By Wesley J Smith attorney

Report of -a meeting of the Medical Ethics Alliance held in the Woodbourne Priory Hospital Birmingham 26/11/01

Mr Wesley Smith attorney and author of “Culture of Death” explained how the suicide of a family friend first brought him into contact with the euthanasia movement. The woman who was approaching her 76th birthday , had years before began to talk about her “final exit” and the “gentle landing” that she was planning.

She was not terminally ill but had suffered a number of family setbacks. Friends recognised that she was depressed ,and tried to dissuade her and for
a while when she was engaged in a legal action over family finances, she set suicidal thoughts aside.The friends therefore were shocked when indeed she took an overdose and put a plastic bag over her head and sent a number of suicide notes.

After her death he obtained a file that she had compiled on suicide. He found information there that had been supplied by an American pro euthanasia organisation.It contained details on drug doses and the use of a plastic bag. He described those responsible for this matterial as “the whispers” , This voice was not the compassionate one that they used in public when advocating changes in the law but her suicide had followed an undermining of her friends encouragement to stay alive.

Now he works as an attorney for the International Anti Euthanasia Task Force and has written a number of books including “Forced Exit; Assisted Suicide and Legalised Suicide”, “The Slippety Slope” and more recently “Cluture of Death; The Assault on Medical Ethics in Americaa”. In the enthusiastic advocacy for euthanasia he discerned an evangelilisation for death that amounted to “death fundamentalism”.

In the United States many who were victims of this in Oregon were not in “unbearable pain” but rather feared that they might become a burden or were deoressed. Some mental health professionals instead of offering treatment were rather arguing for a “rational suicide”, as a choice.Peoples death wishes were actually being reinforced, rather than treatment offered to restore health.

When ill people ask relatives if they should go into a nursing home they may actually be asking their families whether or not they are still wanted or
their lives still valued.He gave as an example people with chronic or terminal illnesses. First the visitors no longer came, then the letters
ceased and eventually all enquiries about them stopped. This gave them the impression that they no longer had valued lives and reinforced any sense of worthlessness they had. In turn this could lead to death wishes. If those around agreed with this wish , it confirmed their fear that they were no longer valued or had lives worth living.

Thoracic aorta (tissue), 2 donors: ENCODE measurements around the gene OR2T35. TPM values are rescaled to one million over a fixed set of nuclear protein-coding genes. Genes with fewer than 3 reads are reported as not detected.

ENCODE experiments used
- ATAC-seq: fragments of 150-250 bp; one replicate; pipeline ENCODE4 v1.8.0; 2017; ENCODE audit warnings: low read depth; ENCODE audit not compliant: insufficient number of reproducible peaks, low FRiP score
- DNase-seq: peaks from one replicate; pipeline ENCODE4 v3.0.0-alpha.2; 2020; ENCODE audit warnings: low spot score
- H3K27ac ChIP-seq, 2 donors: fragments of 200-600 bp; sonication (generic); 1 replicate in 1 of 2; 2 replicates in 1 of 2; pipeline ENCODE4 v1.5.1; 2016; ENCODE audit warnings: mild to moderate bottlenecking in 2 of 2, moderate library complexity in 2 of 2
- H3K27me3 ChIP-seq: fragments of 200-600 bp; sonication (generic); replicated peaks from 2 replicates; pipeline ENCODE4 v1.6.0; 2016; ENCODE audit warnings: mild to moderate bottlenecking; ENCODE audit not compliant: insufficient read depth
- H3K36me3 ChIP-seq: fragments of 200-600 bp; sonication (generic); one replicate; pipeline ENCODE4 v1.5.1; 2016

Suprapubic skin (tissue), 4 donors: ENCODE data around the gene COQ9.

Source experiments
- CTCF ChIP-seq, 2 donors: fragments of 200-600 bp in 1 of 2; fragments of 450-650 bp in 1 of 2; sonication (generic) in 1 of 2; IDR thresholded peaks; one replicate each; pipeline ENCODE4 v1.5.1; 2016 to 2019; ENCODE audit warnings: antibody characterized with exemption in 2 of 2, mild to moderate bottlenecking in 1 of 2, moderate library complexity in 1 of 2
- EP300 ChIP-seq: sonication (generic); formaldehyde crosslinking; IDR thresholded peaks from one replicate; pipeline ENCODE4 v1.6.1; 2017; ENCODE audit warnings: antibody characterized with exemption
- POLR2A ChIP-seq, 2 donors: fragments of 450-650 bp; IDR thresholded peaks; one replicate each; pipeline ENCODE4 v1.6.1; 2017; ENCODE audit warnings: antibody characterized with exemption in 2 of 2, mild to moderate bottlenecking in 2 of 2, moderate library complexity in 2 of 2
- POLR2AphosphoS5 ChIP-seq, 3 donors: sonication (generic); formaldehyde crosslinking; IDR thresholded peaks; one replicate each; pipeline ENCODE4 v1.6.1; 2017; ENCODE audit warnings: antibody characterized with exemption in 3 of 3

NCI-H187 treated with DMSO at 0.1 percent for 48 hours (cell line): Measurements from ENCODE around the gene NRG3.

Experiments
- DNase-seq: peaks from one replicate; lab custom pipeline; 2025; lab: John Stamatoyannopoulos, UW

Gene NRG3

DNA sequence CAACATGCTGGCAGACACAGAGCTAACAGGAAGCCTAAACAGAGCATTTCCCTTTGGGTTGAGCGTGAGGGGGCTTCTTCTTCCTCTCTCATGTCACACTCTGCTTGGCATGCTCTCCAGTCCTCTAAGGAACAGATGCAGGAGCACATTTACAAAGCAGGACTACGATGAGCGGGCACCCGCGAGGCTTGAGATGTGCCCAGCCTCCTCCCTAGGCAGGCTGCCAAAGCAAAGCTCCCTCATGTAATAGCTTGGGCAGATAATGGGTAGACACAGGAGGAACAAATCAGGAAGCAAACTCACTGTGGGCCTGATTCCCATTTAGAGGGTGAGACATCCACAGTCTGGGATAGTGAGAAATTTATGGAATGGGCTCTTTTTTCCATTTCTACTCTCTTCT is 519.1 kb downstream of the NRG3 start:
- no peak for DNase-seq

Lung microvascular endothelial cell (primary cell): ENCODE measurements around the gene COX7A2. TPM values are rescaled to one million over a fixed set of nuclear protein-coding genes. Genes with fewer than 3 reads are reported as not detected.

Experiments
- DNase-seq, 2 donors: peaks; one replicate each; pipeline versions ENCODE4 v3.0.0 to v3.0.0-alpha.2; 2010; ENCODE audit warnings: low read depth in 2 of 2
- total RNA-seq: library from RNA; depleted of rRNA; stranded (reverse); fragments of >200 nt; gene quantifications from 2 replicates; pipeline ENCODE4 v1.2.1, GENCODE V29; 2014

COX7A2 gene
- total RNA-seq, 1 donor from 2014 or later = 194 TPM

A careful scrutiny of proposed laws for euthanasia or physician assisted suicide in the United States revealed that , contrary to the public
perception carefully nurtured by their advocates, they applied not just to the dying, but the chronically ill even if their death as in Altzheimer`s
could in fact be distant. The emphasis was increasingly on so called “quality of life” considerations. More recently a category called “the hopeless ill”
had featured in proposed laws and there was now a theory of “futile care” whereby some whose quality was judged so low they were not worth the cost of treating.

In the Netherlands voluntary and involuntary killing had been extended to killing of the depressed . It was now being asked whether those who are
merely tired of life should be included. Any pretence that euthanasia was only voluntary had been abandoned . Some new born babies are killed because they are judged to have an “unlivable life”. Guidelines are constantly being expanded or redefined.

Poisening was not a proper medical act and is contrary to Hippoccratic medicine. Furthermore it is not always effective. Recent studies from the
Netherlands showed a significant proportion of those poisened had recovered consciousness or suffered a prolongation of distressing symptoms which they would not have experienced if death had occured naturally.

He concluded by producing a suicide bag sent to him by post upon the payment of $44 with no questions asked. The advetising blurb about the quality of the plastic, comfort of the lining and optional extras supplied a rare moment of black humour not lost on the crowded room of doctors, hospital chaplains and university tutors.